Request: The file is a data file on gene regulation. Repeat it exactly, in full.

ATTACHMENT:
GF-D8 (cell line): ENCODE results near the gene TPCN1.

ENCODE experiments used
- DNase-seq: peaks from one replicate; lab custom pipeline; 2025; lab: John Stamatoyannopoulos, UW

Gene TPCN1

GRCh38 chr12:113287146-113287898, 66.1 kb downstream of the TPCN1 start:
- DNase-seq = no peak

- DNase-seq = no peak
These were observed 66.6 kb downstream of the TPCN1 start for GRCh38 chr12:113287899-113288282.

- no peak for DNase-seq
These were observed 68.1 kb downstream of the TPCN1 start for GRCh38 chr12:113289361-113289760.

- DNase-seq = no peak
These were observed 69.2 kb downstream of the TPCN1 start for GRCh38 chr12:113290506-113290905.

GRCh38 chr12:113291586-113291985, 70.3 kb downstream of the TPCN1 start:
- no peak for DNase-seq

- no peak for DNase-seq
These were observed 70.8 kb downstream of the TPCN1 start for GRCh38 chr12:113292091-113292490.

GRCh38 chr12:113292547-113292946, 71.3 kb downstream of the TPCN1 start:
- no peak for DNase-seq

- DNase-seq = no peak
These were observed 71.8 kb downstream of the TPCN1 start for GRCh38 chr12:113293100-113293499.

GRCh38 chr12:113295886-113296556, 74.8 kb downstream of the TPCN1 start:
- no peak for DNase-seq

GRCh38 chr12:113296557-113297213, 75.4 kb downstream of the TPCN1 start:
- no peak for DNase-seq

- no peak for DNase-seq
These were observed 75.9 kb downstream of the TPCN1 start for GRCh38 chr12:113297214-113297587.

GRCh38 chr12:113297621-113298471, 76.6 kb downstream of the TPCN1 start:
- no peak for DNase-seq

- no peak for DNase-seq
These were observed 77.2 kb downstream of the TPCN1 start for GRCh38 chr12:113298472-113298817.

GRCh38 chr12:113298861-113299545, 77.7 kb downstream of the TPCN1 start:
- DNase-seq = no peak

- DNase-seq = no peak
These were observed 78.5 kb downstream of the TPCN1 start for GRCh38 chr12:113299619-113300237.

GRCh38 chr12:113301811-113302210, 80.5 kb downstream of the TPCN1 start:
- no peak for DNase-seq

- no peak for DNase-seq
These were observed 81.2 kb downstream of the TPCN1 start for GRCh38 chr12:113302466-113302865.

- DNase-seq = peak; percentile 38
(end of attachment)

GF-D8 (cell line): ENCODE results near the gene TPCN1.

ENCODE experiments used
- DNase-seq: peaks from one replicate; lab custom pipeline; 2025; lab: John Stamatoyannopoulos, UW

Gene TPCN1

GRCh38 chr12:113287146-113287898, 66.1 kb downstream of the TPCN1 start:
- DNase-seq = no peak

- DNase-seq = no peak
These were observed 66.6 kb downstream of the TPCN1 start for GRCh38 chr12:113287899-113288282.

- no peak for DNase-seq
These were observed 68.1 kb downstream of the TPCN1 start for GRCh38 chr12:113289361-113289760.

- DNase-seq = no peak
These were observed 69.2 kb downstream of the TPCN1 start for GRCh38 chr12:113290506-113290905.

GRCh38 chr12:113291586-113291985, 70.3 kb downstream of the TPCN1 start:
- no peak for DNase-seq

- no peak for DNase-seq
These were observed 70.8 kb downstream of the TPCN1 start for GRCh38 chr12:113292091-113292490.

GRCh38 chr12:113292547-113292946, 71.3 kb downstream of the TPCN1 start:
- no peak for DNase-seq

- DNase-seq = no peak
These were observed 71.8 kb downstream of the TPCN1 start for GRCh38 chr12:113293100-113293499.

GRCh38 chr12:113295886-113296556, 74.8 kb downstream of the TPCN1 start:
- no peak for DNase-seq

GRCh38 chr12:113296557-113297213, 75.4 kb downstream of the TPCN1 start:
- no peak for DNase-seq

- no peak for DNase-seq
These were observed 75.9 kb downstream of the TPCN1 start for GRCh38 chr12:113297214-113297587.

GRCh38 chr12:113297621-113298471, 76.6 kb downstream of the TPCN1 start:
- no peak for DNase-seq

- no peak for DNase-seq
These were observed 77.2 kb downstream of the TPCN1 start for GRCh38 chr12:113298472-113298817.

GRCh38 chr12:113298861-113299545, 77.7 kb downstream of the TPCN1 start:
- DNase-seq = no peak

- DNase-seq = no peak
These were observed 78.5 kb downstream of the TPCN1 start for GRCh38 chr12:113299619-113300237.

GRCh38 chr12:113301811-113302210, 80.5 kb downstream of the TPCN1 start:
- no peak for DNase-seq

- no peak for DNase-seq
These were observed 81.2 kb downstream of the TPCN1 start for GRCh38 chr12:113302466-113302865.

- DNase-seq = peak; percentile 38